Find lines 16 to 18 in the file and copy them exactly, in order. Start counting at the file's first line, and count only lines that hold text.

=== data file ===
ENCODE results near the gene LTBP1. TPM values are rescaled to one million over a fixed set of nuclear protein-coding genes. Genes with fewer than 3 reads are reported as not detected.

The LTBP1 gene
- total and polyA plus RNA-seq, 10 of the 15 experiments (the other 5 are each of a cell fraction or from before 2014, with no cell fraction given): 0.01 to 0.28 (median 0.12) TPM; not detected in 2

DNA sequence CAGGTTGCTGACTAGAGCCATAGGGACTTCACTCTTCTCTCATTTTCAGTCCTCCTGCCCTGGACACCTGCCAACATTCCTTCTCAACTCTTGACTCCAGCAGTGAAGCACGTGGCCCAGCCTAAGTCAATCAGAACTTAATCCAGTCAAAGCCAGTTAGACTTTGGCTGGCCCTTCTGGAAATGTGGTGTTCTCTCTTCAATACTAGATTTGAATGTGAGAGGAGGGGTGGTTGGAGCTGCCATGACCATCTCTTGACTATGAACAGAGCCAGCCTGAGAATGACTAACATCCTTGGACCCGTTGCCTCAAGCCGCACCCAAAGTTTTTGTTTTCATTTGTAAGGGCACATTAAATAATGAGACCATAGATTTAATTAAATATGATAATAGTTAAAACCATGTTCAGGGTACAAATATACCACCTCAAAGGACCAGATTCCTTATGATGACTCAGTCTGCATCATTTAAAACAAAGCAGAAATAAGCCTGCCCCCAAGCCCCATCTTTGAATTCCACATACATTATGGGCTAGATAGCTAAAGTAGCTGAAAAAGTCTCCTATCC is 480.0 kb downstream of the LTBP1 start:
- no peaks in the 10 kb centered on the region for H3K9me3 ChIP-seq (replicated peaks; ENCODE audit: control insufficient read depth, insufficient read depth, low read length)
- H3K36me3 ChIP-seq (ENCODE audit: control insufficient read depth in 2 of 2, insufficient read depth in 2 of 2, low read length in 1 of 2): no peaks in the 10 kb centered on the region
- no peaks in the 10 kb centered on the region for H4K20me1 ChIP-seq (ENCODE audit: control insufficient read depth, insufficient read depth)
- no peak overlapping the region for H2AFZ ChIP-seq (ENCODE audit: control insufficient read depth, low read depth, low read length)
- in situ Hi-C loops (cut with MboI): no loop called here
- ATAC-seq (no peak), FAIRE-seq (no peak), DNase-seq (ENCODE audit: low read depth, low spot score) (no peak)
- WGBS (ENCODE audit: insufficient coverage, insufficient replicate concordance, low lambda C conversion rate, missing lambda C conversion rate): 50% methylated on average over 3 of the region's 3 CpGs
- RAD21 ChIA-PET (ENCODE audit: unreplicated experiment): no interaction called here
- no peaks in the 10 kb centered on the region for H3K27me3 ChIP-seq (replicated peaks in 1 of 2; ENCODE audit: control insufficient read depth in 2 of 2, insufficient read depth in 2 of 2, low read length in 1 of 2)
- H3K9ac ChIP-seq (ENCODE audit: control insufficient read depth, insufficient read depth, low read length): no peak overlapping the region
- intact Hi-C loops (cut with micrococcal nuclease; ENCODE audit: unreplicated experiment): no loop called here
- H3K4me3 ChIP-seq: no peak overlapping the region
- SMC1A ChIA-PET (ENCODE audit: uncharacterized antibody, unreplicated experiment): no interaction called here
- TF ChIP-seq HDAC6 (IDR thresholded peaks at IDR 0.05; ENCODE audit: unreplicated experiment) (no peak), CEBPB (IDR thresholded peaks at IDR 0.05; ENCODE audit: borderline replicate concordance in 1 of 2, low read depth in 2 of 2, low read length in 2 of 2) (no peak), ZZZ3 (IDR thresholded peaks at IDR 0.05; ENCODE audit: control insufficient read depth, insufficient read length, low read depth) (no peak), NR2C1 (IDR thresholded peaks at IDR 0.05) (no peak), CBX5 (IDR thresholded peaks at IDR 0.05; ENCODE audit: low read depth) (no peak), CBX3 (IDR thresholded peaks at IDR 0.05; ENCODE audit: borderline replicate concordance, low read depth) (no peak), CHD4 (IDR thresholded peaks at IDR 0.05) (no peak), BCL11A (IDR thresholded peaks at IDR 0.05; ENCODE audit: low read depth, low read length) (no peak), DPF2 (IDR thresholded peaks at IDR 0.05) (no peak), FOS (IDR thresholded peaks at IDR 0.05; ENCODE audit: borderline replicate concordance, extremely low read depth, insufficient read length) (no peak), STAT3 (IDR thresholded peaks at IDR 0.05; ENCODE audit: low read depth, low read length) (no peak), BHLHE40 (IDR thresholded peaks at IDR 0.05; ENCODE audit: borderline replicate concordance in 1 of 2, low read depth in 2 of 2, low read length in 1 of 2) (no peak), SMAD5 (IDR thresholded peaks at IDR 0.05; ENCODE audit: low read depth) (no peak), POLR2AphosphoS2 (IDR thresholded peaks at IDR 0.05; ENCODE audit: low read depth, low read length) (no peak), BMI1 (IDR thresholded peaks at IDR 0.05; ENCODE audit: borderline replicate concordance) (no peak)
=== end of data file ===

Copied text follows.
- H3K4me3 ChIP-seq: no peak overlapping the region
- SMC1A ChIA-PET (ENCODE audit: uncharacterized antibody, unreplicated experiment): no interaction called here
- TF ChIP-seq HDAC6 (IDR thresholded peaks at IDR 0.05; ENCODE audit: unreplicated experiment) (no peak), CEBPB (IDR thresholded peaks at IDR 0.05; ENCODE audit: borderline replicate concordance in 1 of 2, low read depth in 2 of 2, low read length in 2 of 2) (no peak), ZZZ3 (IDR thresholded peaks at IDR 0.05; ENCODE audit: control insufficient read depth, insufficient read length, low read depth) (no peak), NR2C1 (IDR thresholded peaks at IDR 0.05) (no peak), CBX5 (IDR thresholded peaks at IDR 0.05; ENCODE audit: low read depth) (no peak), CBX3 (IDR thresholded peaks at IDR 0.05; ENCODE audit: borderline replicate concordance, low read depth) (no peak), CHD4 (IDR thresholded peaks at IDR 0.05) (no peak), BCL11A (IDR thresholded peaks at IDR 0.05; ENCODE audit: low read depth, low read length) (no peak), DPF2 (IDR thresholded peaks at IDR 0.05) (no peak), FOS (IDR thresholded peaks at IDR 0.05; ENCODE audit: borderline replicate concordance, extremely low read depth, insufficient read length) (no peak), STAT3 (IDR thresholded peaks at IDR 0.05; ENCODE audit: low read depth, low read length) (no peak), BHLHE40 (IDR thresholded peaks at IDR 0.05; ENCODE audit: borderline replicate concordance in 1 of 2, low read depth in 2 of 2, low read length in 1 of 2) (no peak), SMAD5 (IDR thresholded peaks at IDR 0.05; ENCODE audit: low read depth) (no peak), POLR2AphosphoS2 (IDR thresholded peaks at IDR 0.05; ENCODE audit: low read depth, low read length) (no peak), BMI1 (IDR thresholded peaks at IDR 0.05; ENCODE audit: borderline replicate concordance) (no peak)